Alcohol consumption by youths in our country sometimes starts at the age of about 16 but more often escalates between 18 and 25 years of age, when youths are also experiencing dramatic physical, emotional, and social changes. The use of the term “alcohol” in this article specifically refers to “brewed beer” and not including other alcoholic drinks such as wine and whisky.
In seeking to understand youth development and alcohol involvement, it is important to consider all dimensions of functioning, because the interrelated cognitive, biological, social, and affective changes that occurs during adolescence not only affect each another but also influence an individual's risk of problem drinking. In particular, the timing, sequence, and synchrony of developmentally specific transitions can affect how well youths master new roles, as well as continuities and discontinuities in their behaviour.
Moreover, it is becoming increasingly clear that alcohol involvement by youth has both short- and long-term effects on health and well-being at later developmental stages. Importantly, the consequences of youth drinking seem to differ from those associated with adult drinking, because there is increasing evidence that adolescents are especially vulnerable to the adverse effects of heavy alcohol use on both biological and social functioning.
As adolescents move beyond high school, they tend to spend more time in settings away from their homes and neighbourhoods. Those who attend college full-time enter a new, age-graded, social environment, adaptation to which provides opportunities for a fresh start, even if it is stressful. For other youths, this is also the time of life when they leave their rearing homes and establish for the first time their own residences. Regardless of with whom they live, youths at this life stage typically assume increasing responsibility for managing their daily lives, including balancing studying and working with their social and leisure pursuits and making decisions regarding practical matters such as when to drink and what to drink.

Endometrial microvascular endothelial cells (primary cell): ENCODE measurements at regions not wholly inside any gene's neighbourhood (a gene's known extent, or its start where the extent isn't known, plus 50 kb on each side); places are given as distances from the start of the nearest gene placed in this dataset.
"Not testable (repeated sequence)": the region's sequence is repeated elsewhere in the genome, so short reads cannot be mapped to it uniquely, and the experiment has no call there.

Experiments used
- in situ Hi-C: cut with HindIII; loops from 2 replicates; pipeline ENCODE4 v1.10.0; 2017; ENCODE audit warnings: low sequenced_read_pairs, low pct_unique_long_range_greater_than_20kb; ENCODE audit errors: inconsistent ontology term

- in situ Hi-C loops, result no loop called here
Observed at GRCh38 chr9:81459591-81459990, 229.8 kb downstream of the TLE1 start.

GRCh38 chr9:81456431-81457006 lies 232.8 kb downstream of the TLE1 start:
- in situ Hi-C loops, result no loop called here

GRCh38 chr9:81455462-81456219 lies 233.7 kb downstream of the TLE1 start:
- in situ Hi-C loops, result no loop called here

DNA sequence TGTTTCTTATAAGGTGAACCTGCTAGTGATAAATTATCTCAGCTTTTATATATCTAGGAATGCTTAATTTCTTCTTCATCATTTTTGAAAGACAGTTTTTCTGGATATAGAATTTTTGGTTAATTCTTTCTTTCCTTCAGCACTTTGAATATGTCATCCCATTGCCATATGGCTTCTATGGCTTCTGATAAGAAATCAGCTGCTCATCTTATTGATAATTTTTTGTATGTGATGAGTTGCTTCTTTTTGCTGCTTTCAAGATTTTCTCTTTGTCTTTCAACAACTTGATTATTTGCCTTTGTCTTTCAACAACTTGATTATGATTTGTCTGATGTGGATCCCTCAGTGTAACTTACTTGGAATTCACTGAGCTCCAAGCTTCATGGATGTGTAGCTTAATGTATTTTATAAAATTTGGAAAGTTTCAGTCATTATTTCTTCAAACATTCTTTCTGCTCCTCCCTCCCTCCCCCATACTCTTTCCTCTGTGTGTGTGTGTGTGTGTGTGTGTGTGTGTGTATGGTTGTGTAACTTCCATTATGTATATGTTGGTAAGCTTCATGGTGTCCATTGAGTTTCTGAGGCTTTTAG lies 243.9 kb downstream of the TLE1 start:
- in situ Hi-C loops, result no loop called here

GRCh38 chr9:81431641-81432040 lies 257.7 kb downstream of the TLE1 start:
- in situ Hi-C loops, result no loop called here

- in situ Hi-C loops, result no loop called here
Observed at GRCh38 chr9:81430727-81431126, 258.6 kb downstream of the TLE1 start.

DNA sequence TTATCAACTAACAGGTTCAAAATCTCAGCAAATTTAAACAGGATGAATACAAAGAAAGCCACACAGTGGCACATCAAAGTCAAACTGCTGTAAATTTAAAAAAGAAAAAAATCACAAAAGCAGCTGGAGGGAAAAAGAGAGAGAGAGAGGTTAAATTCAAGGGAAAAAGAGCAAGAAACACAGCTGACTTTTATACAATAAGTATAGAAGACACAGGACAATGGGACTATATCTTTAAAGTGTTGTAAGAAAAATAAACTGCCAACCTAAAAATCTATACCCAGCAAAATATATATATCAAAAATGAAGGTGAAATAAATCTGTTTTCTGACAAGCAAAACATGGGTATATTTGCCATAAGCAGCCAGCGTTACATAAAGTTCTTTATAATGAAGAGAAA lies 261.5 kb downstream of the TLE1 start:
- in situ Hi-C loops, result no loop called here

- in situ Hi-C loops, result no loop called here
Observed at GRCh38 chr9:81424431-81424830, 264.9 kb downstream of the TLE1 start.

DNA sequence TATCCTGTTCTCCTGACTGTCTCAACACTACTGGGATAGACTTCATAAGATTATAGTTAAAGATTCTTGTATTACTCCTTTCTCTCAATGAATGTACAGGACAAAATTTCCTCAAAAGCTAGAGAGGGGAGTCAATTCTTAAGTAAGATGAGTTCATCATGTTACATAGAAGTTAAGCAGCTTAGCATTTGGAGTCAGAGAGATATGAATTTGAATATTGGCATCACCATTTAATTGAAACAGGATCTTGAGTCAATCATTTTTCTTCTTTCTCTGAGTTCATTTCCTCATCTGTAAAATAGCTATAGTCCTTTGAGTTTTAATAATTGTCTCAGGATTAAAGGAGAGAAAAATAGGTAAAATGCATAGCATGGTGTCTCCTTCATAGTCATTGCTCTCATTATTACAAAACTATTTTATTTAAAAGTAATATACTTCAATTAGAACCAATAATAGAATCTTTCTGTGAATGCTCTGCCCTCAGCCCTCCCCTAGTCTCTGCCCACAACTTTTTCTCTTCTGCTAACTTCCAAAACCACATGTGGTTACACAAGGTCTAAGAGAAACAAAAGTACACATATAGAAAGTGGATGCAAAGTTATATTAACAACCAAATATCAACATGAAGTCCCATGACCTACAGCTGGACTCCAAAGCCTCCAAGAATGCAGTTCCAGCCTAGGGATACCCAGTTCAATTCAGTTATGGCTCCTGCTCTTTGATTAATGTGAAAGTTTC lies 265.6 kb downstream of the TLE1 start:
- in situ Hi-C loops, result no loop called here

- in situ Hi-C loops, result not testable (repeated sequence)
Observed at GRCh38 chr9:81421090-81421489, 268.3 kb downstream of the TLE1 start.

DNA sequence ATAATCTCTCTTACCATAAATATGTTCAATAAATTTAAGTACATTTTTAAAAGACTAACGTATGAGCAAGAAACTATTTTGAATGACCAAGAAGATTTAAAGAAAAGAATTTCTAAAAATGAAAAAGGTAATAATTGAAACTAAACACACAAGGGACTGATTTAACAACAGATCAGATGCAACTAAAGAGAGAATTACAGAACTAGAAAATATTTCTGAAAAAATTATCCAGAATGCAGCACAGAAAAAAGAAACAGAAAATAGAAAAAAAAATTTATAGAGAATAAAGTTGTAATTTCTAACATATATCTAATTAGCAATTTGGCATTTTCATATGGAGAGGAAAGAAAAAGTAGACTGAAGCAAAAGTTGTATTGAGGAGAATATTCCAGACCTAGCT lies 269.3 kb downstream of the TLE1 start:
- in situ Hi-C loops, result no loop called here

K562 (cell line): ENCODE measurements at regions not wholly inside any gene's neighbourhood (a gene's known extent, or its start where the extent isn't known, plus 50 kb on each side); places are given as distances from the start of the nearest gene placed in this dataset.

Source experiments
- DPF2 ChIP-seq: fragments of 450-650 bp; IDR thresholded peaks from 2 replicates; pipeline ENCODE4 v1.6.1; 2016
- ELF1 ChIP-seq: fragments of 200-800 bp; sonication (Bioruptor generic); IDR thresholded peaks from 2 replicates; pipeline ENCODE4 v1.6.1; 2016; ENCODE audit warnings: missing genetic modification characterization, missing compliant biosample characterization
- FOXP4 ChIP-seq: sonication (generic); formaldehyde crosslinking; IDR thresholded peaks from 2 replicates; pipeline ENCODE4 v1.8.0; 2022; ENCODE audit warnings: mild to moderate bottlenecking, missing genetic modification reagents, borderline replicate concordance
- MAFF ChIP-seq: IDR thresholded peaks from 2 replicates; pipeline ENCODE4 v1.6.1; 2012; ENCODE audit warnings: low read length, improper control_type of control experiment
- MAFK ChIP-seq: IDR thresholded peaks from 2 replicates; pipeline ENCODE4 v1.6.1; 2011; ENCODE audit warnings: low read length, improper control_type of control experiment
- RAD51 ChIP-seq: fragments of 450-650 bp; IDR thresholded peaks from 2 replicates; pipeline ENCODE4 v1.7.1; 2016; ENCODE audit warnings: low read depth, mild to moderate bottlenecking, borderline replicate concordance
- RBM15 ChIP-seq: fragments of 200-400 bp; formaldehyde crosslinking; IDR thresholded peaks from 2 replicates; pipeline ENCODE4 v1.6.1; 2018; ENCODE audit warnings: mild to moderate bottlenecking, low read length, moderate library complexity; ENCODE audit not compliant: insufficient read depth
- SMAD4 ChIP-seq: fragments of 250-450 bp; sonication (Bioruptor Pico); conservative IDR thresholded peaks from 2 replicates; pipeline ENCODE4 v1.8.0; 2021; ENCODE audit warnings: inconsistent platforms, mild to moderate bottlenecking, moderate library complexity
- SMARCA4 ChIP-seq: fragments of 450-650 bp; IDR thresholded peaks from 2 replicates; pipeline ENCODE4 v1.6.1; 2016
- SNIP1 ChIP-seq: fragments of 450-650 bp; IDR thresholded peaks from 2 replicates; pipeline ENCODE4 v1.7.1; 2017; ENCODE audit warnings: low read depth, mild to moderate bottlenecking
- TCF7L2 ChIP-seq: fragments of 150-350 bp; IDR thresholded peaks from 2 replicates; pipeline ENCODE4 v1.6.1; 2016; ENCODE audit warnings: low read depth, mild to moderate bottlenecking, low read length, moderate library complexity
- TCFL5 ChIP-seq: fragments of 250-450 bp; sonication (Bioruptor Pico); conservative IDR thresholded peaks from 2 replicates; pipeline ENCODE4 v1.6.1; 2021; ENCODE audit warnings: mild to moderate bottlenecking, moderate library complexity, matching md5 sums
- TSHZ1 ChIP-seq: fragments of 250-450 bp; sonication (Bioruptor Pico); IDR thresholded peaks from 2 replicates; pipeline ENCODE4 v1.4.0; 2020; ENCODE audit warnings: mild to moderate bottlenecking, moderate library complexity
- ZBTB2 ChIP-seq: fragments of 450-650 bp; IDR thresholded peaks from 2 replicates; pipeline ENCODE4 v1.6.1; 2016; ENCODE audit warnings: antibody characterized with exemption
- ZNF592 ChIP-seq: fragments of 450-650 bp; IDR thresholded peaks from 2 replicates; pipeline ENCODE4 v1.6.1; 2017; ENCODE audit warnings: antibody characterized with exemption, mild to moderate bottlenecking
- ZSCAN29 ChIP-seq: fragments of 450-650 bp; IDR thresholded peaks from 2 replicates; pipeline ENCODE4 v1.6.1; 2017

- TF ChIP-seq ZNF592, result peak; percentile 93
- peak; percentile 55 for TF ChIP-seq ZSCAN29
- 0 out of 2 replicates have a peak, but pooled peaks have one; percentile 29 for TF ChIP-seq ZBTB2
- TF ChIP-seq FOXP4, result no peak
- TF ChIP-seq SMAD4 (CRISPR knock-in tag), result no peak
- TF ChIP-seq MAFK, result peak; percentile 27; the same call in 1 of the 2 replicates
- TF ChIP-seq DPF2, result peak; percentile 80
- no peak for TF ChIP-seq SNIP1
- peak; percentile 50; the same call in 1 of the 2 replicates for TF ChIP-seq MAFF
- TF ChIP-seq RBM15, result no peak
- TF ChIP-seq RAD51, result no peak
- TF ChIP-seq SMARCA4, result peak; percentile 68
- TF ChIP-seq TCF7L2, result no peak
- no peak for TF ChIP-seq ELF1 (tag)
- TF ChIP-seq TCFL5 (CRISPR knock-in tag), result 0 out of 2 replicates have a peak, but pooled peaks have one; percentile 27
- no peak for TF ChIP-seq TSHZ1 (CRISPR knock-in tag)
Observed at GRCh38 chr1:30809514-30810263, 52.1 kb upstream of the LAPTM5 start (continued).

Typically, alcohol-related problems and consequences refer to a variety of negative life experiences that arise from drinking, such as social problems (e g, physical or verbal aggression or relationship difficulties), legal problems (e g, arrests for driving while drinking or public inebriation), educational/vocational problems (e g, academic difficulties, termination from employment, or failure to achieve career goals), and medical problems (e g, unintentional injury, liver disease, or central nervous system disease). Although alcohol problems may be direct consequences of consumption, other factors associated with alcohol consumption may act independent of or interact with actual consumption to predict problems.
Alcohol abuse is a global issue because it has a strong effect on people and can cause major health problems, including liver cirrhosis and injuries in consumer’s bodies. The case may be severe in Cameroonian youths but cannot be appreciated due to non-existence of data on its effect on lifestyle, health and consumption patterns.
In Cameroon alcohol plays a great role in many social activities. Alcohol consumption is greatly influenced by culture, the setting in which drinking occurs, and expectations about effects of exposure to alcohol In Cameroon, most people drink under natural conditions of a “beer parlor” (aka bar room) setting with friends, colleagues and women. Some youths rely on alcohol to handle psychological distress. There is evidence indicating that people who suffer psychological distress and rely on alcohol to relieve their stress are more likely to develop alcohol abuse and dependence. Cameroon is rich in alcohol content meanwhile excessive alcohol intake is a common finding.
Unfortunately, the risks associated with unhealthy drinking of alcohol is usually undermined by youths who often times consider alcohol intake as being culturally normal but excessive alcohol consumption negatively affects youths attitude thereby promoting sexual abuse. DRINK RESPONSIBLY.